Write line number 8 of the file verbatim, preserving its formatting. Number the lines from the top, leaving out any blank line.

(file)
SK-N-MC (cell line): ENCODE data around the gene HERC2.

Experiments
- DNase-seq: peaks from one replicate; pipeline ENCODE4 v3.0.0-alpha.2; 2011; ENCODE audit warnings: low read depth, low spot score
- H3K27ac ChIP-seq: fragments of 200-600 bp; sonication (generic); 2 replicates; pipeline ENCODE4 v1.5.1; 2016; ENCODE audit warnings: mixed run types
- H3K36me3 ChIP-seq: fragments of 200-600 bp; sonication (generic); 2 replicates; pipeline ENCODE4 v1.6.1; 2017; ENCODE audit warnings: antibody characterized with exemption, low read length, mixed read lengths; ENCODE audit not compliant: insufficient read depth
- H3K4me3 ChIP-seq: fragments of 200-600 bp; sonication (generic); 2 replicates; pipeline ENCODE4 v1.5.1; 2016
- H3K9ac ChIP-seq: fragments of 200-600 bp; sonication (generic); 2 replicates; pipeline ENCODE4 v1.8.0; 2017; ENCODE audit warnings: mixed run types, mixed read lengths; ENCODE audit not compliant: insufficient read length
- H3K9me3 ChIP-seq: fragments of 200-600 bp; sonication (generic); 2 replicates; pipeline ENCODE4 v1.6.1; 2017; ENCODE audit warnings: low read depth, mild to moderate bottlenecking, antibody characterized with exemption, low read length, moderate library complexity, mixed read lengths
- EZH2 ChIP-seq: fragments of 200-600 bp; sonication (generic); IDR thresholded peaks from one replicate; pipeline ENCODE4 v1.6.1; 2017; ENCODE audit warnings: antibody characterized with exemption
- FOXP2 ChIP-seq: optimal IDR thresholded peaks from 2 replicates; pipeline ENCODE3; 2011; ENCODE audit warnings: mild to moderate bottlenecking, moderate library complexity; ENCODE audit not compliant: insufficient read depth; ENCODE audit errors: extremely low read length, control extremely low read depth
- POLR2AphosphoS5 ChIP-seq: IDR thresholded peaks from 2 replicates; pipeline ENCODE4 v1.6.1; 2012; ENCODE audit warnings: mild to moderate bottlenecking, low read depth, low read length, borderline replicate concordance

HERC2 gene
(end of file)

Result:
- H3K9me3 ChIP-seq: fragments of 200-600 bp; sonication (generic); 2 replicates; pipeline ENCODE4 v1.6.1; 2017; ENCODE audit warnings: low read depth, mild to moderate bottlenecking, antibody characterized with exemption, low read length, moderate library complexity, mixed read lengths